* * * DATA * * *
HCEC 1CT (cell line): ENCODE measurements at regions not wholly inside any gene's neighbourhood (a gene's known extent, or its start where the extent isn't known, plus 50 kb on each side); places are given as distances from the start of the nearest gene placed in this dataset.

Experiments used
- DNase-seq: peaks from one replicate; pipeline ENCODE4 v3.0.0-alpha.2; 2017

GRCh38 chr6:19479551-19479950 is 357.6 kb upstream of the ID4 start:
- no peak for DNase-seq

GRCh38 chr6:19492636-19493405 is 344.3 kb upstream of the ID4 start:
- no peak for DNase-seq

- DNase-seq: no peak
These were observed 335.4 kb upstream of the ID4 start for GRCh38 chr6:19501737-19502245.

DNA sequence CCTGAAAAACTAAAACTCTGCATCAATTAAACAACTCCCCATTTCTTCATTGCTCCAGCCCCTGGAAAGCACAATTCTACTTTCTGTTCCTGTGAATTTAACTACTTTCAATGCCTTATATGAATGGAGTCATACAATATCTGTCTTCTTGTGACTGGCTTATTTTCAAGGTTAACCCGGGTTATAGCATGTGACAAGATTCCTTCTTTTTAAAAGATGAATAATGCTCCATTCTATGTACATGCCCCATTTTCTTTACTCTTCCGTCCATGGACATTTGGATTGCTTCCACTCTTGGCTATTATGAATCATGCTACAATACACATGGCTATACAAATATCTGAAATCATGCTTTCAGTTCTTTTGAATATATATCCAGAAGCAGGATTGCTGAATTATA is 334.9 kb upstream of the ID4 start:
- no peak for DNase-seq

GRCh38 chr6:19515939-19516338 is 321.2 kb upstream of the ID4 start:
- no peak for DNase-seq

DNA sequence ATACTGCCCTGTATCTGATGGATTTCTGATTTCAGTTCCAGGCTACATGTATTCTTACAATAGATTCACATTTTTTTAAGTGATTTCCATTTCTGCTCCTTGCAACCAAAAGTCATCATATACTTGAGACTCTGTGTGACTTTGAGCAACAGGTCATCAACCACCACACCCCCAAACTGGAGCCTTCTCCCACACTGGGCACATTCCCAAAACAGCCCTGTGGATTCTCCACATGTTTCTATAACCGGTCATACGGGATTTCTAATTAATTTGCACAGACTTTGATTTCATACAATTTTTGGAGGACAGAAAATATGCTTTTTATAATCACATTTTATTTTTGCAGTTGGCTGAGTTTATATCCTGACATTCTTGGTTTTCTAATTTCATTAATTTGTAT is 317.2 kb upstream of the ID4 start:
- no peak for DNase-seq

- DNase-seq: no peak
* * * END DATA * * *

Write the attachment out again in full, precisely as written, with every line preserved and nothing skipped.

HCEC 1CT (cell line): ENCODE measurements at regions not wholly inside any gene's neighbourhood (a gene's known extent, or its start where the extent isn't known, plus 50 kb on each side); places are given as distances from the start of the nearest gene placed in this dataset.

Experiments used
- DNase-seq: peaks from one replicate; pipeline ENCODE4 v3.0.0-alpha.2; 2017

GRCh38 chr6:19479551-19479950 is 357.6 kb upstream of the ID4 start:
- no peak for DNase-seq

GRCh38 chr6:19492636-19493405 is 344.3 kb upstream of the ID4 start:
- no peak for DNase-seq

- DNase-seq: no peak
These were observed 335.4 kb upstream of the ID4 start for GRCh38 chr6:19501737-19502245.

DNA sequence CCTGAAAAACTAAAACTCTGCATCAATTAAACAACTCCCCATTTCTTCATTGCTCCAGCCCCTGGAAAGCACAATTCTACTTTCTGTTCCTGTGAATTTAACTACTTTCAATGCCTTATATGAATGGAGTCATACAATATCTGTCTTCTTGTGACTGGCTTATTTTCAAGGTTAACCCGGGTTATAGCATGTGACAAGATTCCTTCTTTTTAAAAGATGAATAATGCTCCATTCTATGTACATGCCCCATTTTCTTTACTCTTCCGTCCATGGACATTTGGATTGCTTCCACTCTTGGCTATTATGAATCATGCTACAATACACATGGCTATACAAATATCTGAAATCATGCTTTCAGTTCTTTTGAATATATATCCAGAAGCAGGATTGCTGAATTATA is 334.9 kb upstream of the ID4 start:
- no peak for DNase-seq

GRCh38 chr6:19515939-19516338 is 321.2 kb upstream of the ID4 start:
- no peak for DNase-seq

DNA sequence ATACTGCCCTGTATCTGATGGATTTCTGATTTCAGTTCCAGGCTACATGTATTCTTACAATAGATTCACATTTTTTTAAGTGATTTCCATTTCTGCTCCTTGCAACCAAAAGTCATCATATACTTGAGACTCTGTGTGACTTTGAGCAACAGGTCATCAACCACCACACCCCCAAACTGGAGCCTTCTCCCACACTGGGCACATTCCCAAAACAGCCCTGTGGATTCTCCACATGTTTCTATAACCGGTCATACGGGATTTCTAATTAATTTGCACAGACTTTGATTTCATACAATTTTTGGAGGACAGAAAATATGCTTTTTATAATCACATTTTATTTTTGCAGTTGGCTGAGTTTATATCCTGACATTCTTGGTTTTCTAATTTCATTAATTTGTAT is 317.2 kb upstream of the ID4 start:
- no peak for DNase-seq

- DNase-seq: no peak